• Craniotomy:A suboccipital craniotomy is performed, with care taken to dissect the bone flap from the underlying transverse sinus and torcula. Lesions with significant caudal extension may also require exposure of the cervical spine and possibly C1–C2 laminectomy.
  • Subtentorial approach: A subtentorial approach to the quadrigeminal cistern is then performed. A durotomy should be created with reflection of the dural flaps laterally, based on the transverse sinus; care must be taken to avoid excessive retraction and prevent transverse sinus occlusion. Dissection is carried out to safely create a plane between the cerebellum and overlying dura. The vermis is retracted inferiorly, and superior vermian veins should be identified and sectioned with the precentral vein to safely access the pineal region.  An arachnoid veil overlying the tumor may be identified and opened. The superior vermis is depressed inferiorly to allow a low trajectory with the operating microscope to avoid injury to the vein of Galen. Small branches of the superior cerebellar artery and choroidal artery may require division to safely access the tumor, which can then be internally debulked. After internal debulking, the tumor may be resected laterally and then inferiorly along the brainstem. With this approach, the superior-most extent of the tumor should be approached last, as this is in closest proximity to the great veins.

Craniotomy – Intervention

Resection via quadrigeminal cistern

The technical difficulty of this exposure is viewing the contralateral surface of the tumor. It is brought into surgical view after internal decompression of the tumor, which allows its walls to be infolded.  Once the tumor is resected, the structures of the anterior wall of the third ventricle are in the surgical view.

  • Open arachnoidal membrane: The initial view of the quadrigeminal cistern will be obscured by a thick arachnoid membrane.  Opening this membrane exposes the pineal tumor under the vein of Galen.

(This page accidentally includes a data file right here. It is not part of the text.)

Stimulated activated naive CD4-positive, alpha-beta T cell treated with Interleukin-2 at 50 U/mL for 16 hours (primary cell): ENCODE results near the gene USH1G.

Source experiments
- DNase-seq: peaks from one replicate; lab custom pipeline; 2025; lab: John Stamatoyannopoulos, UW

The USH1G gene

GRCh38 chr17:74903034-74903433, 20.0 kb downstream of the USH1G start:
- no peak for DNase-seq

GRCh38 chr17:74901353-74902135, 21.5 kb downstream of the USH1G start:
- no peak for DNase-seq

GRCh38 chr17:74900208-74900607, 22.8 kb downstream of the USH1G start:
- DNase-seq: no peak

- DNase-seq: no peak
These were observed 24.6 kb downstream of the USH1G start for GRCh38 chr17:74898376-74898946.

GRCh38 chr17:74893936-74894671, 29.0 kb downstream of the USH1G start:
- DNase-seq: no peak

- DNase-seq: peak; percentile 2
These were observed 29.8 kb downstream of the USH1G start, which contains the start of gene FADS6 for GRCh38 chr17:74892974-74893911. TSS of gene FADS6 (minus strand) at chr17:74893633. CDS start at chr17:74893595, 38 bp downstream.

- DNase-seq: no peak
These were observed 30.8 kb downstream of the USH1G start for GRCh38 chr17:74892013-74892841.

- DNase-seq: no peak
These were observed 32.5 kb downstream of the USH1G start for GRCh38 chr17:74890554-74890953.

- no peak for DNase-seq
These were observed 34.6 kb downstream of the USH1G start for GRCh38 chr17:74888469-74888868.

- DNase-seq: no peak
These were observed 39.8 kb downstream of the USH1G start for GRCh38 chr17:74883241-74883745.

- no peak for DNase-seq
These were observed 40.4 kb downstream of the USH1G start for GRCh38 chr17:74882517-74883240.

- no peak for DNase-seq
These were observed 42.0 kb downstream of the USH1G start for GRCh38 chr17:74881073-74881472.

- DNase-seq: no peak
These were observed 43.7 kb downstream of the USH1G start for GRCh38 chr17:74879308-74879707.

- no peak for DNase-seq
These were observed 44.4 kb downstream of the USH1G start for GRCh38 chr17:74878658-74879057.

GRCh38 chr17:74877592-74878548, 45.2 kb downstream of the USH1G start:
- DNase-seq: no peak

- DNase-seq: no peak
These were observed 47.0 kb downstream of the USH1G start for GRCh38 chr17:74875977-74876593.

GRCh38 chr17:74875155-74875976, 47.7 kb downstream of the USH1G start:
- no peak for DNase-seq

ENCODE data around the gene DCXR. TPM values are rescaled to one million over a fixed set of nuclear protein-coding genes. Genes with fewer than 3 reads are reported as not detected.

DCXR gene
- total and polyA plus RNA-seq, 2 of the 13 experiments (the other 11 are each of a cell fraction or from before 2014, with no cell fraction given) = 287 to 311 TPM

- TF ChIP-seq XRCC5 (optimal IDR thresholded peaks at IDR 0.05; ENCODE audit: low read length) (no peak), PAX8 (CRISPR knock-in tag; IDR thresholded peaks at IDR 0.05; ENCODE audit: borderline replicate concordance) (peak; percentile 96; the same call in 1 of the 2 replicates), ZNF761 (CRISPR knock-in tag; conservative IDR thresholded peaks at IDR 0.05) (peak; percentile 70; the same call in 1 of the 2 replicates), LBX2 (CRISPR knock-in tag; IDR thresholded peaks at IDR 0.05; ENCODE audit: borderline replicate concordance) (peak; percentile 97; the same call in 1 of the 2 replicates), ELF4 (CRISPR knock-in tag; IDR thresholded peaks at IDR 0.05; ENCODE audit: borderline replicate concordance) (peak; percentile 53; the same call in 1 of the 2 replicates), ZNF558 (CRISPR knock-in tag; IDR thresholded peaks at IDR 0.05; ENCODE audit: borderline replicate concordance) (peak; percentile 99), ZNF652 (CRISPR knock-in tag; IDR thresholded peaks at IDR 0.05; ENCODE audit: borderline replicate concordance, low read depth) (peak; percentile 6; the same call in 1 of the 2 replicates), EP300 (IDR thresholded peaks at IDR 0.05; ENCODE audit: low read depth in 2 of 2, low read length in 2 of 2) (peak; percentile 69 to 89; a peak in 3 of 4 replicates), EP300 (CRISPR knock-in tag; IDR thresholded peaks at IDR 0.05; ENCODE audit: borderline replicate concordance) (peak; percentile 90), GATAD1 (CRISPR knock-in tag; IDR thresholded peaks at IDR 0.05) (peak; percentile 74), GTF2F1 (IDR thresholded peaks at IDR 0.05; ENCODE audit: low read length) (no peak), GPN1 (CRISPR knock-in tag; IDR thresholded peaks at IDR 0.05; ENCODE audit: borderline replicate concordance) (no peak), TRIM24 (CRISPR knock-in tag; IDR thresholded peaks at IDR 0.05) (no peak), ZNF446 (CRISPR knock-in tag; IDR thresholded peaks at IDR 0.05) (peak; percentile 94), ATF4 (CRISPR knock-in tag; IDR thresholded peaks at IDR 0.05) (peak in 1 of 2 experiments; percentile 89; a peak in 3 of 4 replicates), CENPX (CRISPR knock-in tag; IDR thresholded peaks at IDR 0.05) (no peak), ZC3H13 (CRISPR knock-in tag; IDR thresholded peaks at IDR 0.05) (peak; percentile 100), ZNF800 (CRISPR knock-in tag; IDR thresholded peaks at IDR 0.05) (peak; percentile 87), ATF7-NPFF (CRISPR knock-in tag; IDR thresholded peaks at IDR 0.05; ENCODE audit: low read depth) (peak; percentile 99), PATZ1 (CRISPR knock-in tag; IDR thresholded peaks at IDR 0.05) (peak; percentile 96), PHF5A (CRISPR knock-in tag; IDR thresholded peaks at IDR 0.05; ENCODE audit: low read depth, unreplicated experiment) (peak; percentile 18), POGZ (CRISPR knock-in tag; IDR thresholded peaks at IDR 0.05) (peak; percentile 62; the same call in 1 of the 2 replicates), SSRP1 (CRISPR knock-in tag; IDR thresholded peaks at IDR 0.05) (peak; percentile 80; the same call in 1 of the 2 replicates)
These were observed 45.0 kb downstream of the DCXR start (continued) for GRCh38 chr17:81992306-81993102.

• Working with the tumor – pineal germinomas: Germinomas are well encapsulated, granular, and fibrous. 
  • Working with the tumor –teratomas: Teratomas have a distinct capsule containing multiple cystic structures with thin to mucoid contents.  The septations and solid tissue in most teratomas are firm.  This tissue may be too fibrous or rubbery to aspirate, requiring a tedious piecemeal resection or use of a laser coagulator. 
  • Working with the tumor – choriocarcinomas and yolk sac tumors: These tumors are well encapsulated and vascular; intraoperative bleeding may preclude complete surgical resection.
  • Working with the tumor –pineoblastomasand pineocytomas: Pineoblastomas are soft with a necrotic core that can often be removed with simple suction. However, pineoblastomas are also often quite vascular due to tumor neovascularization.  Pineocytomas, in contrast, are well demarcated and less vascular.
  • Working with the tumor –astrocytomas: Gliomas of the quadrigeminal plate or thalamus are also resectable.  On opening the quadrigeminal cistern, the surgeon should take care to remain in the midline of the superior colliculi and avoid trauma to the inferior colliculi to prevent postoperative hearing deficit.  Glial tumors may be covered by a thin cortex of tectal plate or by tissue of the posterior thalamus.  In these cases, one may identify the grayish tissue of the normal pineal gland in the vicinity of the tumor.   Benign astrocytomas are often well demarcated, making gross resection attainable with the appropriate surgical approach.
  • Use of neuroendoscope: The neuroendoscope can enhance the surgeon’s visibility and allow more accurate tumor resection by inspecting the resection cavity. 
  • Tumor extension into the fourth ventricle, upper posterior fossa, and the tectal plate: These tumors can also be removed with this approach. 
  • Tumor extension into the third ventricle: For resection of tumors that extend into the anterior third ventricle, the surgical microscope can be adjusted to accommodate a more horizontal trajectory. See point below for very large tumors.
  • Tumor extension into the lateral ventricle: Tumors originating from the posterior thalamus or growing into the atrium of the lateral ventricle may be reached via lateral retraction of the retrosplenial parahippocampal gyrus to facilitate entry to the lateral ventricle.  Sectioning the splenium of the corpus callosum may be necessary for resection of very large tumors of the third ventricle or tumors that extend into the lateral ventricle, but this should be avoided if possible. 

Craniotomy – Closure

  • Hemostasis: On completion of tumor resection, the surgical field should be irrigated and inspected, with hemostasis ensured. 
  • Dura closure: The dura is closed in a watertight fashion.
  • Craniotomy closure: The craniotomy defect is closed with replacement of bone flap. Our preference is to use microplate and screw fixation, however some surgeons may prefer absorbable plating systems or sutures alone. 
  • Soft tissue closure: The posterior cervical muscle and fascia are closed in layers to prevent pseudomeningocele formation.  The skin is reapproximated and our preference is to use absorbable suture.